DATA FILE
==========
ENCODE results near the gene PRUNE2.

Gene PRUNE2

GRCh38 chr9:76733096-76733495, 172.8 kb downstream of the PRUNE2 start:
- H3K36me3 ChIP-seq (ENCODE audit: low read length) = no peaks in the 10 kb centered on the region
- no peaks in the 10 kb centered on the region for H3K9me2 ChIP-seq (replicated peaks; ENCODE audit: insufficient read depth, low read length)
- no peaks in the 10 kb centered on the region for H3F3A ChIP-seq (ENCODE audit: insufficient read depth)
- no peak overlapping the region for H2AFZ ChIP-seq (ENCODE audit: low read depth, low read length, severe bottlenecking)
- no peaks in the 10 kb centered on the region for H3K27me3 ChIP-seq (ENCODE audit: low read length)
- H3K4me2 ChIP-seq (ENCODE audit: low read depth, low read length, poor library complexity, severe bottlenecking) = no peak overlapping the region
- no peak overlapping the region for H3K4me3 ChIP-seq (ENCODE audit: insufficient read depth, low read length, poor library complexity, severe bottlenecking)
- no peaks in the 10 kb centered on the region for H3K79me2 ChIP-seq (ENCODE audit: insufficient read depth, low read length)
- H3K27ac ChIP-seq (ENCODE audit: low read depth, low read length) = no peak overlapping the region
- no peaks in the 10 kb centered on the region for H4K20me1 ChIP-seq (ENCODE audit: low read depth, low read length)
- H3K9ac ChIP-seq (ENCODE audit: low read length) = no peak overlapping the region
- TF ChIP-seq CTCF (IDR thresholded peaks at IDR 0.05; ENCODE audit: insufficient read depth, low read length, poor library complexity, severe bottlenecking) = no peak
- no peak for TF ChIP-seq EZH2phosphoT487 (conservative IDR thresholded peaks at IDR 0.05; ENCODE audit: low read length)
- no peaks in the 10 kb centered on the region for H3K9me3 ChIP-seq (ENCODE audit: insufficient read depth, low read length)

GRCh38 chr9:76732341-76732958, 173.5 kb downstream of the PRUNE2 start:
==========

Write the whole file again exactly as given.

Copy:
ENCODE results near the gene PRUNE2.

Gene PRUNE2

GRCh38 chr9:76733096-76733495, 172.8 kb downstream of the PRUNE2 start:
- H3K36me3 ChIP-seq (ENCODE audit: low read length) = no peaks in the 10 kb centered on the region
- no peaks in the 10 kb centered on the region for H3K9me2 ChIP-seq (replicated peaks; ENCODE audit: insufficient read depth, low read length)
- no peaks in the 10 kb centered on the region for H3F3A ChIP-seq (ENCODE audit: insufficient read depth)
- no peak overlapping the region for H2AFZ ChIP-seq (ENCODE audit: low read depth, low read length, severe bottlenecking)
- no peaks in the 10 kb centered on the region for H3K27me3 ChIP-seq (ENCODE audit: low read length)
- H3K4me2 ChIP-seq (ENCODE audit: low read depth, low read length, poor library complexity, severe bottlenecking) = no peak overlapping the region
- no peak overlapping the region for H3K4me3 ChIP-seq (ENCODE audit: insufficient read depth, low read length, poor library complexity, severe bottlenecking)
- no peaks in the 10 kb centered on the region for H3K79me2 ChIP-seq (ENCODE audit: insufficient read depth, low read length)
- H3K27ac ChIP-seq (ENCODE audit: low read depth, low read length) = no peak overlapping the region
- no peaks in the 10 kb centered on the region for H4K20me1 ChIP-seq (ENCODE audit: low read depth, low read length)
- H3K9ac ChIP-seq (ENCODE audit: low read length) = no peak overlapping the region
- TF ChIP-seq CTCF (IDR thresholded peaks at IDR 0.05; ENCODE audit: insufficient read depth, low read length, poor library complexity, severe bottlenecking) = no peak
- no peak for TF ChIP-seq EZH2phosphoT487 (conservative IDR thresholded peaks at IDR 0.05; ENCODE audit: low read length)
- no peaks in the 10 kb centered on the region for H3K9me3 ChIP-seq (ENCODE audit: insufficient read depth, low read length)

GRCh38 chr9:76732341-76732958, 173.5 kb downstream of the PRUNE2 start: